Notice the two Tch in the first and four kays in the second.
Any clues as to etymology of both?
The following quotes are from the Oxford English Dictionary and archived sources:<2017 "Dad's [[dad died]] tchotches are a bigger challenge to give away. He has awful taste in souvenirs. There's an oversize green wine glass that says 'Sexy Bitch.' I once asked why he had it in his room. 'Because I couldn't think of anyone to give it to.'"—The Week, 15 December [Excerpted from an essay that was originally published in Longreads.com.]
_________________________________<1977 "A . . . boutique, to the left of the entrance, stocked with a careful selection of New York's best tchotchkes. These include thirteen-inch-long matchbooks."—New Yorker (New York City, New York), 1 August, page 14/1>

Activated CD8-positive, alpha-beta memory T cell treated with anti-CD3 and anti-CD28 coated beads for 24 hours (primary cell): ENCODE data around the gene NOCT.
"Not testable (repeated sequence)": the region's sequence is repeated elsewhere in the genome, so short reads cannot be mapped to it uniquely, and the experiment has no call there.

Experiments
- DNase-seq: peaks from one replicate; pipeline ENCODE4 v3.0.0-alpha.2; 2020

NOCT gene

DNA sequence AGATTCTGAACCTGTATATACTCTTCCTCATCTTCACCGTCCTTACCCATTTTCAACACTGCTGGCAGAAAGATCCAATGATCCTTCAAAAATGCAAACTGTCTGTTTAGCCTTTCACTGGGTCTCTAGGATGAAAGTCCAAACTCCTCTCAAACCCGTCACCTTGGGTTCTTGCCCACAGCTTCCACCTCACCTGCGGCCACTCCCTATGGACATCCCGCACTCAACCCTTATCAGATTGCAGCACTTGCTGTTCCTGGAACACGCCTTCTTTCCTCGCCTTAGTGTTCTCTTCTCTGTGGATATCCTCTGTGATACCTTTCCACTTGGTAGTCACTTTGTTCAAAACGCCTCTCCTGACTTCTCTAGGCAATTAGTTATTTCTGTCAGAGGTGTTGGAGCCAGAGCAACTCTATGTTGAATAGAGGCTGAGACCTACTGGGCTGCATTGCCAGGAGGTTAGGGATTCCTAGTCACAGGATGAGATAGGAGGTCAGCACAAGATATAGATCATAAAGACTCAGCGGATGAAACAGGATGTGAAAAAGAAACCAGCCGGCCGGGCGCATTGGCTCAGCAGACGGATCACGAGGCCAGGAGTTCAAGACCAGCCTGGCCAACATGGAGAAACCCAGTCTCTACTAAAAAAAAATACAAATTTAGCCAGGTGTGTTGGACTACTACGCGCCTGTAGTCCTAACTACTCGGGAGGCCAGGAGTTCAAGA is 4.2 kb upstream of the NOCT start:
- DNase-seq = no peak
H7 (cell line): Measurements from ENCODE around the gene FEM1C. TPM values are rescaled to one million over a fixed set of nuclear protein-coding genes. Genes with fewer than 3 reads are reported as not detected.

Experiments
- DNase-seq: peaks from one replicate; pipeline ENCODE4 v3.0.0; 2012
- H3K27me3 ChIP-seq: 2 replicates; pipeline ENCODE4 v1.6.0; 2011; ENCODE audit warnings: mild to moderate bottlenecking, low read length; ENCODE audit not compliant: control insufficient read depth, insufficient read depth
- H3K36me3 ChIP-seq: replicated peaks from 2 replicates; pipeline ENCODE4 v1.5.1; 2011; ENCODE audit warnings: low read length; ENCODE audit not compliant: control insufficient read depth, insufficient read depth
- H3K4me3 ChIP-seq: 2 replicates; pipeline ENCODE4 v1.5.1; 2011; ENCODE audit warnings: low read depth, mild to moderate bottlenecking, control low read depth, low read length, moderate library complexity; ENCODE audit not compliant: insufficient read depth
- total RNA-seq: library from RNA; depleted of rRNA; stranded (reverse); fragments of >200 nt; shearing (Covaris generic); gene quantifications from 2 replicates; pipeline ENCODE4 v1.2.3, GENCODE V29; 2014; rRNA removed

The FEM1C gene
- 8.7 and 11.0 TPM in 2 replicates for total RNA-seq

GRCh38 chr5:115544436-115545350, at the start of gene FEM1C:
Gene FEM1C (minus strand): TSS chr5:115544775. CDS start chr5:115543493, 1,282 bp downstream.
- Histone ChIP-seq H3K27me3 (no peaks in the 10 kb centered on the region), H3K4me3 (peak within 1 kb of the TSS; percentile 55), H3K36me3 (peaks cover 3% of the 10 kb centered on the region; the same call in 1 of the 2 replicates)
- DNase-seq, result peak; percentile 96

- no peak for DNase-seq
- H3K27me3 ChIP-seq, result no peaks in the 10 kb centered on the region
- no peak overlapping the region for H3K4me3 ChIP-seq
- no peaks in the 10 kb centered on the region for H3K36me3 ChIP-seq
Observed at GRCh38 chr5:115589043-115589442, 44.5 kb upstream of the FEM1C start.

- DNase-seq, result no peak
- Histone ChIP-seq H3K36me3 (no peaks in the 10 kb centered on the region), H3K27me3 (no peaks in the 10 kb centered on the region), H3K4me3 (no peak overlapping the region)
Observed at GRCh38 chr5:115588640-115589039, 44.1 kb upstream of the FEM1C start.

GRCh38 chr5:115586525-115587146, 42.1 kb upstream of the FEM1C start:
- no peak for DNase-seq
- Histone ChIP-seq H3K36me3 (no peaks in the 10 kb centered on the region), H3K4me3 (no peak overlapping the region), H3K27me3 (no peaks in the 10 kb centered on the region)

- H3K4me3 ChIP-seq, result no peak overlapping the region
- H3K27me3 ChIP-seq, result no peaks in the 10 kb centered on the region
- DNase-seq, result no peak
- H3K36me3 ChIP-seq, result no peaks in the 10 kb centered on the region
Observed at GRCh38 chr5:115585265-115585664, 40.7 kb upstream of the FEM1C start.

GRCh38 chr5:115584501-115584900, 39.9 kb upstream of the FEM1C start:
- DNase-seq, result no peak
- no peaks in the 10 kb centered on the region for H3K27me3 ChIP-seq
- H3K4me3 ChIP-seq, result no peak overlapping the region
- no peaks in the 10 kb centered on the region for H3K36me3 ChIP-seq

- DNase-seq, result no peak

<1987 "A bemused Ellen Barkin contemplates the 200-pound marlin on her wall, one of a school of aquatic tchotchkes that leap and creep about the actress' Greenwich Village loft."—The Washington Post (D.C.), 28 August>
<1997 "The tchotchkes are made from everyday objects like combs and forks, held together with plaster casts."—The Boston Globe (Boston, Massachusetts), 18 November>
<2007 "Barely moved into her one room of artifacts, books and tchotchkes, already she needs a bigger place."—The Baltimore Sun (Baltimore, Maryland), 19 February>
<2017 "I wandered over to the Jaffa Flea Market and tried my hand at bargaining for some tchotchkes to take home as souvenirs."—States News Service (Washington, D.C.), 7 November>